Lewis & Clark's 137-acre (0.55 km2) forested campus sits atop Palatine Hill in the Collins View neighborhood of Portland and is contiguous with the 645-acre (2.61 km2) Tryon Creek State Natural Area. Campus buildings include an award-winning environmentally sustainable academic building (John R. Howard Hall), as well as notable historic architecture such as the Frank Manor House (designed by Herman Brookman) and Rogers Hall (formerly Our Lady of Angels convent of The Sisters of St. Francis).
Due in large part to the college's natural environment, Lewis & Clark was named one of America's top ten "Most Beautiful Campuses" by the Princeton Review,Travel+Leisure as well as an independent architecture blog.
All students are required to live on campus for the first two years, unless already a Portland resident. Residence halls include SOA (Stewart-Odell-Akin), Forest (Alder, Manzanita, Juniper, Spruce, and Ponderosa), Hartzfeld, Holmes, Platt-Howard, Copeland and also include East, Roberts, and West, the on-campus apartments.
Lewis & Clark maintains 9 male and 10 female varsity sports teams, and athletic facilities including Pamplin Sports Center and Griswold Stadium. Lewis & Clark athletic teams are called the Pioneers, and team colors are orange and black. The Pioneers compete mainly in the Northwest Conference against eight other NCAA Division III institutions in the Pacific Northwest. One in five undergraduates are officially designated student athletes. Recent accomplishments in varsity athletics include the men's rowing team winning its conference, women's swim team winning third in conference, and men's and women's basketball both earning third in conference. In the 2011 season, the women's cross-country team placed seventh at West regionals, with the men's team placing 13th. The 2011-2012 men's basketball team lost in the NWC semifinals putting them in 4th place in the conference. Additionally, the women's team of that same year placed second in the NWC and made an appearance in the NCAA DIII National tournament. The volleyball and basketball teams play in Pamplin Sports Center. The football, soccer and track and field events take place at Griswold Stadium.
A large number of smaller club and intramural sports such as Rugby, Ultimate Frisbee, and Boffing enjoy broad participation. Lewis & Clark students have invented several intramural competitive sports, including Ninja and Wolvetch, which are popular at Lewis & Clark but seldom played elsewhere. While some varsity athletic events are well attended, there has long been tension between varsity athletes and non-athletes regarding perceived social and cultural differences, as well as the substantial financial support varsity sports teams enjoy.
Throughout the year the college operates a shuttle bus between campus and downtown Portland, the Pioneer Express (also referred to as the "Pio Express"). TriMet line 39 operates between the college and the Hillsdale neighborhood, where students can transfer to buses to downtown Portland. First-year students are not permitted to have cars on campus.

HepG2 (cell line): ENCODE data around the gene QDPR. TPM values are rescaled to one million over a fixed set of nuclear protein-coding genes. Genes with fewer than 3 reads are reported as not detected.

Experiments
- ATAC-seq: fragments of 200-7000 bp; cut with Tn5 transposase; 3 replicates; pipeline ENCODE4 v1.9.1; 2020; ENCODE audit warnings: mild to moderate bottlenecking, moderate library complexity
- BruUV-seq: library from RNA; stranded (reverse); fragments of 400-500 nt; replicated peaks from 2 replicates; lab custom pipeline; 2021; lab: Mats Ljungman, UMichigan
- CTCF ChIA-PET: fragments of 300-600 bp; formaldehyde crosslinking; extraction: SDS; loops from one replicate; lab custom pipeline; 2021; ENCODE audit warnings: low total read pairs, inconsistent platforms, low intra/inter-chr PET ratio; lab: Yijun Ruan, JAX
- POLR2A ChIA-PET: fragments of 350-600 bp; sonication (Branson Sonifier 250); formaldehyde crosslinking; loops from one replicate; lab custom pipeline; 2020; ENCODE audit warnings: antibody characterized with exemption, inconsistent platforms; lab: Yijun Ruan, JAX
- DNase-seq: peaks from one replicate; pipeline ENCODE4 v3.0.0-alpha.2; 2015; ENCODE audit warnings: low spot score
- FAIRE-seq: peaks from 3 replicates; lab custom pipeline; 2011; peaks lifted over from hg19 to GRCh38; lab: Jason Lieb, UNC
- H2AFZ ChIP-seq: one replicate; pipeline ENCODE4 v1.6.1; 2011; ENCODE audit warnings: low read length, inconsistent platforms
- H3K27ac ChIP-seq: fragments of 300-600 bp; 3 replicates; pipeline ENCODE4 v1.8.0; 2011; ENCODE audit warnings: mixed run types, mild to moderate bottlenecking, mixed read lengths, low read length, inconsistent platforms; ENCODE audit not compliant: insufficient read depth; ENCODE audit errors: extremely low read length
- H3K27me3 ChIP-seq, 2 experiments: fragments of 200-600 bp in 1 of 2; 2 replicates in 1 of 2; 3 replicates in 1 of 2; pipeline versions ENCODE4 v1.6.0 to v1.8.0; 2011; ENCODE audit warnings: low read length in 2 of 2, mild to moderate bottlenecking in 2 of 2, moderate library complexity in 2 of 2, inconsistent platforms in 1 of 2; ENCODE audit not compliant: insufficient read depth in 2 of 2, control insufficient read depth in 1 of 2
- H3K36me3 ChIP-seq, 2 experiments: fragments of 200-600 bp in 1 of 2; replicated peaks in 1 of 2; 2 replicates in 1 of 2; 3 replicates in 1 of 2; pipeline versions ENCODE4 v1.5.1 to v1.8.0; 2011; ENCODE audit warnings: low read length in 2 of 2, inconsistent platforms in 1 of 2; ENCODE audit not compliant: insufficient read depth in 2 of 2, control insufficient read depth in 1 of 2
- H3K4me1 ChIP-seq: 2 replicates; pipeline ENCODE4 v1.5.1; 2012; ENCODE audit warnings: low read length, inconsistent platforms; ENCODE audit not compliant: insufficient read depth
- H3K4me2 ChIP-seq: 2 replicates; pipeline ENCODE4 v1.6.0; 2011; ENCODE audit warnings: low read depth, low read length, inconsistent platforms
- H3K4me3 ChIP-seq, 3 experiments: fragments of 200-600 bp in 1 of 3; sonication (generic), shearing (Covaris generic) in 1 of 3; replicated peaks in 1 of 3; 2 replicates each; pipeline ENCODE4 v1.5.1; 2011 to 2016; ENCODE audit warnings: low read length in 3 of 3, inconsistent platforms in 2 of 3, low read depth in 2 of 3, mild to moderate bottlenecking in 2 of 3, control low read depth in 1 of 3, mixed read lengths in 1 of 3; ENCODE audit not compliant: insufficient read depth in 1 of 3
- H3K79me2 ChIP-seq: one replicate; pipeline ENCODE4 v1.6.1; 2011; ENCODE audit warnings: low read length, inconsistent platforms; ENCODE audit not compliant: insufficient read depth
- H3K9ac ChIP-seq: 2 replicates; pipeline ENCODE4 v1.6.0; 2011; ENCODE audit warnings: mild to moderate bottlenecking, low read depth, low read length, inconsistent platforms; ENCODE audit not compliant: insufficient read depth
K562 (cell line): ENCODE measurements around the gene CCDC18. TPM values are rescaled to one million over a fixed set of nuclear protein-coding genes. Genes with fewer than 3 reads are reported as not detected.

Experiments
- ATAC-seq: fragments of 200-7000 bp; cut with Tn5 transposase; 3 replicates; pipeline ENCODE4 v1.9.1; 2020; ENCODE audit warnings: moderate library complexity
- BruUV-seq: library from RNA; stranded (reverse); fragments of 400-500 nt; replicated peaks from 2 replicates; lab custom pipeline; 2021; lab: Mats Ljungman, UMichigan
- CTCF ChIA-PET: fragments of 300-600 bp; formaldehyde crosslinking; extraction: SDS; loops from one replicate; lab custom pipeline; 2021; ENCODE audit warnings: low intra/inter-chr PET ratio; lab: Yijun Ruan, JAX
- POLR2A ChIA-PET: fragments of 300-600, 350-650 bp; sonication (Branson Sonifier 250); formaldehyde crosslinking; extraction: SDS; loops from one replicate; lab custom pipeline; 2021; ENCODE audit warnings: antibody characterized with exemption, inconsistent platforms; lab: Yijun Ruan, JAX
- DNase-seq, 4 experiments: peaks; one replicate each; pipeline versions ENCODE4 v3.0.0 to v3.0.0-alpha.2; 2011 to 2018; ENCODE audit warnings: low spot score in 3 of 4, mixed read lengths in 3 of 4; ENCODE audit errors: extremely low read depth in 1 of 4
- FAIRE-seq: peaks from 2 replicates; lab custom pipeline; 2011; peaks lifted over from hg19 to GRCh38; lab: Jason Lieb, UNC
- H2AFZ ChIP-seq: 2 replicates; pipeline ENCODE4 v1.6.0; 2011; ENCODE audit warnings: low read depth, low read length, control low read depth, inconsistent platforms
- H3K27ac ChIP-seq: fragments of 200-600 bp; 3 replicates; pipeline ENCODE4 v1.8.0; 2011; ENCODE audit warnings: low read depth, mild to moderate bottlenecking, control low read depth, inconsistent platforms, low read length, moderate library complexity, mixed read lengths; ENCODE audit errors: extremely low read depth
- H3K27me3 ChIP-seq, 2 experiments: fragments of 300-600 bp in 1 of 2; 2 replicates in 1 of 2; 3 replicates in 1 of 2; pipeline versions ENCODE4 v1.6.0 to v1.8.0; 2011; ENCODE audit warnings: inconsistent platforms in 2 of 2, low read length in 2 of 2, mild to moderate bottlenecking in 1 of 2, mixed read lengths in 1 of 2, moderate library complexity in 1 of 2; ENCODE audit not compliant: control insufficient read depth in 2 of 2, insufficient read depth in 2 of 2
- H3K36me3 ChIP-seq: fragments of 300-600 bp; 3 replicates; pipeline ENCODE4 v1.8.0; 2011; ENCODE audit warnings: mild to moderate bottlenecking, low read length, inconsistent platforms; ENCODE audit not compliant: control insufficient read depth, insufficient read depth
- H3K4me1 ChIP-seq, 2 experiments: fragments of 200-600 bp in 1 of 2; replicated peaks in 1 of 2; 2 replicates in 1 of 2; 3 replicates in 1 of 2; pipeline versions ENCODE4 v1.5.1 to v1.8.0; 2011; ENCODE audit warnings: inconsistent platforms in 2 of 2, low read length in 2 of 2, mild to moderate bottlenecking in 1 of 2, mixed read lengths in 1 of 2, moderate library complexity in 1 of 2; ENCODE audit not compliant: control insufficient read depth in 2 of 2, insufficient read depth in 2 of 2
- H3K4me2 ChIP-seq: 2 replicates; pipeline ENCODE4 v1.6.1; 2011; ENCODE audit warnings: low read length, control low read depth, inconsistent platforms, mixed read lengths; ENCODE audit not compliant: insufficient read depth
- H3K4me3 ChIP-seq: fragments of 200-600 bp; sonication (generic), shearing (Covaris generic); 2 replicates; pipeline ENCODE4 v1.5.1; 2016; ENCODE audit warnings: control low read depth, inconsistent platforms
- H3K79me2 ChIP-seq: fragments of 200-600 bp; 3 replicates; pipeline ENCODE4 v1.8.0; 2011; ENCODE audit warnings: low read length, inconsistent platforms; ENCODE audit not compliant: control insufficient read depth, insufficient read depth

Notable faculty, staff, and trustees
- Stephen Dow Beckham, historian
- John F. Callahan, Morgan S. Odell Professor of Humanities and literary executor of Ralph Ellison's estate
- Rev. Elbert Nevius Condit (1846-1900), Presbyterian minister, early president (1879-?) when it was known as Albany Collegiate Institute.
- Fitzhugh Dodson, Presbyterian minister, psychologist, taught religion
- Bob Gaillard - basketball coach
- Robert B. Pamplin, Jr., entrepreneur, philanthropist, trustee
- Vern Rutsala, poet
- Kim Stafford, writer
- William Stafford, poet
- Anthony Swofford, former adjunct professor of humanities, author of Jarhead
- Mary Szybist, poet
- Phyllis Yes, artist
- Earl Blumenauer (1970, J.D. 1976), U.S. Representative
- Don Bonker (1964), former U.S. Representative
- Kate Brown (1985), 38th and current Governor of Oregon
- Larry Campbell (1953), former Speaker of the Oregon House of Representatives
- Ever Carradine (1996), actress
- Ted Gaines (1981), California State Senator, First Senate District
- Gordon Gilkey (1933 from Albany College), artist; Dean of Liberal Arts, Oregon State University; curator of prints and drawings at the Portland Art Museum
- Genevieve Gorder (1996), television personality
- Jeanne Holm (1956), first female brigadier general in the U.S. Air Force and first female Major General in the United States armed forces
- Marcia S. Krieger (1975), judge on the United States District Court for the District of Colorado
- Jake Longstreth (1999), artist and radio personality
- Ronald A. Marks (1978), former CIA official
- Natalie Mering, singer-songwriter (attended 2006; no degree issued)
- Muhammad bin Nayef, deputy Crown Prince of Saudi Arabia (no degree issued)
- Mark V. Olsen, (1977), co-creator of HBO series Big Love
- Pete Ward (1962), Major League Baseball player